Grime and stains are inevitable, but they can seem a little more daunting when you have to figure out what to do about them yourself. Here is a compilation of common cleaning tricks that you could give a go.

  1. Clothes dyed in the dryer
    I honestly thought dying your clothes in the washing machine due to pieces bleeding their colour was a myth. I laughed along at Rachel with the live audience in Friends until a pesky red sweater  dyed all my clothes pink making me look like a marshmallow peep as well. If this happens to you, don’t put the clothes in the dryer. Just remove the item that bled the colour and re-wash the clothes with detergent and bleach. If the colour is faded, but not completely gone, wash them again.
  2. Food stains on clothes
    Hot water may seem like an intuitive solution for spilling food on something, but this isn’t the case with fabric. Most food stains, as well as blood or sweat, are considered “protein-based”
    blemishes. When submerged in hot water, these marks can coagulate and set into the material, which is why cold water is key. There are a couple of things you can try. Start by soaking the item in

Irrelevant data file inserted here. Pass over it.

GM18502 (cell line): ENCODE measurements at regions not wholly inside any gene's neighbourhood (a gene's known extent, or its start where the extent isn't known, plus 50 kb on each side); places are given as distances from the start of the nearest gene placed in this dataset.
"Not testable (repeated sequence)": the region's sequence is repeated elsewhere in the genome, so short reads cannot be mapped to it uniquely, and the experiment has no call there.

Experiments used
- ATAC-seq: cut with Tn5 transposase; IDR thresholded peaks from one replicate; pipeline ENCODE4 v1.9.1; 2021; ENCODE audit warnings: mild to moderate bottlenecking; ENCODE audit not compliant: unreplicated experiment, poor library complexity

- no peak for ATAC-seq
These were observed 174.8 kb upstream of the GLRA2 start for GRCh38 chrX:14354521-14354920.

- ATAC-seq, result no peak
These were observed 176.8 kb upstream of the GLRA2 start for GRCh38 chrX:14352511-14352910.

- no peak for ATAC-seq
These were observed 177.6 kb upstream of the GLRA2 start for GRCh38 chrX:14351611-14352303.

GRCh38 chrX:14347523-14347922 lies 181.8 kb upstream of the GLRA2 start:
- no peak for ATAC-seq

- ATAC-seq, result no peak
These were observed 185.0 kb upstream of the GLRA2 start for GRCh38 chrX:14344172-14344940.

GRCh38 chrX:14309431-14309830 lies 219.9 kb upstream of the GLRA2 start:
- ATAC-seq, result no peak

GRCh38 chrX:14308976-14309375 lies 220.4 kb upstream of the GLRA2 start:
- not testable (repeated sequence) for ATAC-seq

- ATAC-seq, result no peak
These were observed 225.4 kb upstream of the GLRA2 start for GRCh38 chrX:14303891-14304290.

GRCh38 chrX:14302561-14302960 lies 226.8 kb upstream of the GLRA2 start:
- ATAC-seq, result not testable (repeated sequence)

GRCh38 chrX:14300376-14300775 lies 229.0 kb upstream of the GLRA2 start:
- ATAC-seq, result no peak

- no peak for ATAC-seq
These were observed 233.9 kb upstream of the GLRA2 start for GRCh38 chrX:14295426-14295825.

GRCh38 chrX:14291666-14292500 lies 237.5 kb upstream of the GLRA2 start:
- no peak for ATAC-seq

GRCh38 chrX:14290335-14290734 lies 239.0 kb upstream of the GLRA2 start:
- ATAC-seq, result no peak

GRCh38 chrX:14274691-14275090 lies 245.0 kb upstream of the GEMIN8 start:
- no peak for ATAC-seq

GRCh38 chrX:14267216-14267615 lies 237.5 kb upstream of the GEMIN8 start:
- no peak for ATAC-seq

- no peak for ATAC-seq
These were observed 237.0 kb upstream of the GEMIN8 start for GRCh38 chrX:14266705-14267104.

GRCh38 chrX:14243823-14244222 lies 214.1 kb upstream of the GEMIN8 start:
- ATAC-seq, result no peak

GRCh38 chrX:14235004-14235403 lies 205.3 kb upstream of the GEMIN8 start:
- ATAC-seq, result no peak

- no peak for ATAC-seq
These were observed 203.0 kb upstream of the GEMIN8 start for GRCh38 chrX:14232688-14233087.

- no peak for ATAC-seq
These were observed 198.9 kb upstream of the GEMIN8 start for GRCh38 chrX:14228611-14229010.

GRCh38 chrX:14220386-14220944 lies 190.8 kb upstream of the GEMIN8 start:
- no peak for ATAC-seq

cold water. Similarly, many people online recommend rubbing detergent on the stain with an ice cube. In my experience, this only fades the stain. I’ve found blotting the mark with white
    vinegar pretty effective. If you have stain remover handy, soak the spot before washing the piece of clothing.
  3. Dirty white shoes
    Your white sneakers are bound to go through a lot at university. If you wake up from a night out with your once-flawless white shoes covered in dirt and grime, don’t panic. The first step is Lysol wipes.
    Starting with the rubber soles, scrub until they gleam, then do the same with the leather. More permanent damage arises when dirt gets into scuff marks. Get off what you can with the wipes, then dab the marks with bleach. Buying fresh white laces will make the shoes look good as new, or clean yours by soaking them in detergent and cold water before rinsing them.

Overall, with any stain, the key is to address the blemish as soon as possible. The longer you leave the stain, the harder it will be to remove. Also avoid putting clothes in the dryer before you are done removing the stains. Time and heat help stains set into fabric, basically
guaranteeing that you get stuck with the new discoloration.

And if you really struggling, calling your mom is never a bad option.

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